From Group 1 glory to paddock pals
There are many careers a racehorse can embark on post-racing. Some involve re-education into equestrian pursuits, some become much-loved family pets and some take on the very special role of a loyal friend.
The Lindsay Park Racing stable in Euroa is heaven for a racehorse, and the results are showing on the track for co-trainers Ben, Will and JD Hayes. But off the track their retired horses sometimes return to the fold to play a pivotal role, providing companionship and guidance for their equine successors.
Lindsay Park Racing is committed to the welfare of all the horses that pass through their gates and have a robust retirement and rehoming program for their retirees.
They use Racing Victoria Acknowledged Retrainers when a horse leaves the stable for a life after racing. It began with Lisa McMaster and her family on their property in Locksley and continues with Jade Willis at JW Equestrian in Barnawartha. Jade was named 2022 RV Acknowledged Retrainer of the Year Award.
Eventing, show-jumping and dressage are common careers that thoroughbreds embark on, post their racing lives. Their athleticism, intelligence, temperament, and versatility are great assets for those disciplines, and have contributed to their enduring popularity in the equestrian world.
But sometimes retired racehorses can be selected for a career as a professional friend. That’s where the “nannies” come in. At Lindsay Park Racing Euroa, two hours north of Melbourne, horses routinely return to the farm after their racing preparation to have a holiday and a chance to head out to a grass paddock to recharge the batteries and get their head down, pick some grass and just be a horse.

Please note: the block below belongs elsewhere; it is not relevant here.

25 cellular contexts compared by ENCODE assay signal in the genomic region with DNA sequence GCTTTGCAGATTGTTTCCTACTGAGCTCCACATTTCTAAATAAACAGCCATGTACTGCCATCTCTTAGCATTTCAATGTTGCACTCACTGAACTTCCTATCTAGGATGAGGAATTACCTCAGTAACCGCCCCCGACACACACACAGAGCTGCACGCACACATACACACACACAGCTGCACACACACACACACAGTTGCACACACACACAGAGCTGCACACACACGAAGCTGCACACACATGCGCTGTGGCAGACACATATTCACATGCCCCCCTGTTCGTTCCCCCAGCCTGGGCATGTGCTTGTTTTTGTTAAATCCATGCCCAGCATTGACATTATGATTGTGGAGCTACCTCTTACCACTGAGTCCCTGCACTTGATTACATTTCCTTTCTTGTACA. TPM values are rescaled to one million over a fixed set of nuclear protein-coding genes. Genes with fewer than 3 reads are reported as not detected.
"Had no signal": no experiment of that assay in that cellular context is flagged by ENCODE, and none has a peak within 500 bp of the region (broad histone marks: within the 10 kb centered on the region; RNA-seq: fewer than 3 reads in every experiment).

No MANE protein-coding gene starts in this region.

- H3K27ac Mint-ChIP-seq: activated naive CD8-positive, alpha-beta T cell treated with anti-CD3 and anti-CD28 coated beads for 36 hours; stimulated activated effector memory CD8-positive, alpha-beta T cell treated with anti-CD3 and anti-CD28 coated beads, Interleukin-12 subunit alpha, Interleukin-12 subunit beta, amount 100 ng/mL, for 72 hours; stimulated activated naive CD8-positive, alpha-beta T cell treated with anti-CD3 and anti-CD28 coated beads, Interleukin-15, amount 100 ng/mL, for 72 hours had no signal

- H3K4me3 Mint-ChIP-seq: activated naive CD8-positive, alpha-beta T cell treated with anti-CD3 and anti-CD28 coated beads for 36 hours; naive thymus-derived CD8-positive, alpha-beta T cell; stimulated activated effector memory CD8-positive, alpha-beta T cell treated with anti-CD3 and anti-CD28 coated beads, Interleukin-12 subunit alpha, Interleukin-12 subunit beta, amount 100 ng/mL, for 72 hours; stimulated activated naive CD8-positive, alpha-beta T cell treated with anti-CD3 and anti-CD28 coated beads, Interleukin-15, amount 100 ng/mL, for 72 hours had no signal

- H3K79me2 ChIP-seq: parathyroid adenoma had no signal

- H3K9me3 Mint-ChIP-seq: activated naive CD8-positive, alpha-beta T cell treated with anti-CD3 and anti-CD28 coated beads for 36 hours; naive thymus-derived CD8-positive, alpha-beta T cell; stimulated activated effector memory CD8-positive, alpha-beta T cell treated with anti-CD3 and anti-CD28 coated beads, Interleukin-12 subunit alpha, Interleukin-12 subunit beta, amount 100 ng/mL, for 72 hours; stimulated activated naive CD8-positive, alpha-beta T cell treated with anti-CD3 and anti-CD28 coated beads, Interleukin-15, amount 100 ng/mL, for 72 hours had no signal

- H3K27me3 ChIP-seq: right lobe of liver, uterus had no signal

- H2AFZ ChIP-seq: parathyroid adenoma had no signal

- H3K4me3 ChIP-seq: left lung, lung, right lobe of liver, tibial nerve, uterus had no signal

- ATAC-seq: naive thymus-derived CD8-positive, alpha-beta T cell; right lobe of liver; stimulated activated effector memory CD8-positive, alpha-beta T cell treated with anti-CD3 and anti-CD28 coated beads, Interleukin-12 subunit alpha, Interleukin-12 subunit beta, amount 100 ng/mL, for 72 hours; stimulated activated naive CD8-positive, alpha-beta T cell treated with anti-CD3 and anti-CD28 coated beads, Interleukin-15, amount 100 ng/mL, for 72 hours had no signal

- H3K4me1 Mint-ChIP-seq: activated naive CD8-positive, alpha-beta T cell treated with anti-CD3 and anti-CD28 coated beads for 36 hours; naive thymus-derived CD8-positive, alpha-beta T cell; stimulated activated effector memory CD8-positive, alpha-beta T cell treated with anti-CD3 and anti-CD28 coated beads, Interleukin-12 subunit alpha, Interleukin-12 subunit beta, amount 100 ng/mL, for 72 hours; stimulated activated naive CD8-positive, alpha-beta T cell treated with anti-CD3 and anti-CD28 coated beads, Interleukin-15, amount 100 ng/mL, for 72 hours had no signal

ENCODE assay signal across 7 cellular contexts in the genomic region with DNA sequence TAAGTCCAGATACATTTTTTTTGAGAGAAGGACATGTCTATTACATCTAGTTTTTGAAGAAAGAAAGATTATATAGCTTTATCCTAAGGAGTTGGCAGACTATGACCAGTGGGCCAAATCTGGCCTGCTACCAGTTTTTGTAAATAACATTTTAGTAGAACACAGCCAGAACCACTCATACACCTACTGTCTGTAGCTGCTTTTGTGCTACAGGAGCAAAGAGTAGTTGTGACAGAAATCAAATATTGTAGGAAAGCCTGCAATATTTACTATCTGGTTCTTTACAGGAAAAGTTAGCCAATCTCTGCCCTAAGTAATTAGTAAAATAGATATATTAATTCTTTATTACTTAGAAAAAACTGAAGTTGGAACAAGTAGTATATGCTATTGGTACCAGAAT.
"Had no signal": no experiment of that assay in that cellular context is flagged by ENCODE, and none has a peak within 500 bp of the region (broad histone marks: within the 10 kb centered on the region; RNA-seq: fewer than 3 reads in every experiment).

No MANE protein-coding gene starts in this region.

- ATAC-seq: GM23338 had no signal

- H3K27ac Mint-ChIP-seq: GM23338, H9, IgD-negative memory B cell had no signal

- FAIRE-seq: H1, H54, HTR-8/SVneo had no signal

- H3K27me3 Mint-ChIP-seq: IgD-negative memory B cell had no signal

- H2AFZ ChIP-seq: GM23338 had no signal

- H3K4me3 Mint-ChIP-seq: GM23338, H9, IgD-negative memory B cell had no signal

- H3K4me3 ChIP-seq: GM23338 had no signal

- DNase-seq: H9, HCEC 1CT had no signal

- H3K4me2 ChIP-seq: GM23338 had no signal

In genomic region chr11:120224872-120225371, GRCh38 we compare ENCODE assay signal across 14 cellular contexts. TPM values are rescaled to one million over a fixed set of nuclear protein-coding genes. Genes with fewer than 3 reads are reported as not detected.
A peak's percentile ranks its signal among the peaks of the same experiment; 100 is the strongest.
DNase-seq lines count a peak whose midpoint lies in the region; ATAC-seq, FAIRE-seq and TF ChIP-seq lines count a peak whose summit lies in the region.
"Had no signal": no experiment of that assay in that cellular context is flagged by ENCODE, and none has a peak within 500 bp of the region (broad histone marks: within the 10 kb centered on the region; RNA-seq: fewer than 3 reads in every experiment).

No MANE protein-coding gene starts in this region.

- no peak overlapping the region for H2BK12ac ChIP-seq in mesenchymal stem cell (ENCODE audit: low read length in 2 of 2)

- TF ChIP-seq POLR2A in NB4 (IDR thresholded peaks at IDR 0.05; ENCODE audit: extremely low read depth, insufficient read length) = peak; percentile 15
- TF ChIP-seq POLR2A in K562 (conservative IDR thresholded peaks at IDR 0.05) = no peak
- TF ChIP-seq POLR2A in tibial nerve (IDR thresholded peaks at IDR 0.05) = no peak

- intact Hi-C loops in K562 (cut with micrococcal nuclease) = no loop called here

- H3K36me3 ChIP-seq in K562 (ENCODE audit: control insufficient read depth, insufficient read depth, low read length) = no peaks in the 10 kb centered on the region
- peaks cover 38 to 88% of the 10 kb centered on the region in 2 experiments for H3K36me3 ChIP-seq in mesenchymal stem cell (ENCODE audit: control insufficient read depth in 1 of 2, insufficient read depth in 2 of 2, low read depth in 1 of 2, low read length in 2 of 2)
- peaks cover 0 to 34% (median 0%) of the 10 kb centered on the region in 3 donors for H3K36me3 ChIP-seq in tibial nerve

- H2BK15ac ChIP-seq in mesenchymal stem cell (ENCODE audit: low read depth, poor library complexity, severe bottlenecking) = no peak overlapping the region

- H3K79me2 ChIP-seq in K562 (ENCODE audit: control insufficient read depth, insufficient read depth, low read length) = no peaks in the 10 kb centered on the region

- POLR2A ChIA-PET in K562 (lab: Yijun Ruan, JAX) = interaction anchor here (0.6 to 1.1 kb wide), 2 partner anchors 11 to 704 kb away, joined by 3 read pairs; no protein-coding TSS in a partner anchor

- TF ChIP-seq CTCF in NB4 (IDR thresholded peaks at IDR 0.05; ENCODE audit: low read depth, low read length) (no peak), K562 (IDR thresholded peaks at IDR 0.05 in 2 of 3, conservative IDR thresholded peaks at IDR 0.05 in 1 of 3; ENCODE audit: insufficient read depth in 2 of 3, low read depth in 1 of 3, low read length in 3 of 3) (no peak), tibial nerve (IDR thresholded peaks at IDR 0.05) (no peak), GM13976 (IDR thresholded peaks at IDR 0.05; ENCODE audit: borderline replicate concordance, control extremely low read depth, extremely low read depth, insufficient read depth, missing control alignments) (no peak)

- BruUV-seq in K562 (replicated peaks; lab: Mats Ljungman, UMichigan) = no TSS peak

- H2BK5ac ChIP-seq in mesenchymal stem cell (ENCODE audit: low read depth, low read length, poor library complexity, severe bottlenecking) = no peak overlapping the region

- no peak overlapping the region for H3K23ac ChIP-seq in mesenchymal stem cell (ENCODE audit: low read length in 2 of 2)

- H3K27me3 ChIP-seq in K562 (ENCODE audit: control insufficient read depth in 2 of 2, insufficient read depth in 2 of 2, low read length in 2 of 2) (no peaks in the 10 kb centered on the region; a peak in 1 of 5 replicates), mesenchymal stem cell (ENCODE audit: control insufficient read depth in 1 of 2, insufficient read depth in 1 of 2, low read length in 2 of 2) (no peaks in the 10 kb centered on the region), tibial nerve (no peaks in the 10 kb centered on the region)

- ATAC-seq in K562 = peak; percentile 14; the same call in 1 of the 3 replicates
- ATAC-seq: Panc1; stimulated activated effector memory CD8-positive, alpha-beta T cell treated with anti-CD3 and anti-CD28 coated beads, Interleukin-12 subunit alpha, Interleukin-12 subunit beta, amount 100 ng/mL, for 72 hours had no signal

Instead of teaming the horse up with another racehorse, a nanny is often assigned to that racehorse to provide some VIP company and comfort while they rest and recharge in the paddock.
With a companion present, the horse is not alone, will relax more and is more likely to do well.
This a term used to refer to the horse’s eating habits. Ultimately, this ensures they get the best out of their time on the sidelines.
On race day, there may be only one horse heading to a particular race meeting, so one of the gelding nannies would get a day trip back to the races in the horse float as a travelling companion.
The retired geldings are afforded the same treatment, care and love as the budding young racehorses.
Farrier Julian Mahon is able to use the old geldings to teach the next batch of young farriers, while also providing the crucial hoof maintenance that thoroughbreds need to stay sound, happy and healthy.
The retirees come in all different shapes and sizes, with varying levels of success on the track.
A great example is 2009 Australian Cup winner, Niconero, who has adapted to his sedate role fantastically well, which was not always his usual temperament.
The now 22-year-old was somewhat hard to handle as a young colt, a challenging proposition for his multitude of trackwork riders, and sometimes even difficult to figure out for his trainer.
In the years since his retirement, he was tried as a lead pony but that competitive spirit would often pop up, which is not an ideal trait for the job.
He switched to providing mentorship for young, up-and-coming yearling colts, leading a herd of four or five at a time, showing them the path and keeping them in line when playtime got a bit rough.
He travelled extensively as a racehorse, venturing to Dubai and Hong Kong twice each, tackling Group 1s in Melbourne, Sydney and Perth, and being successful on five occasions at Group 1 level.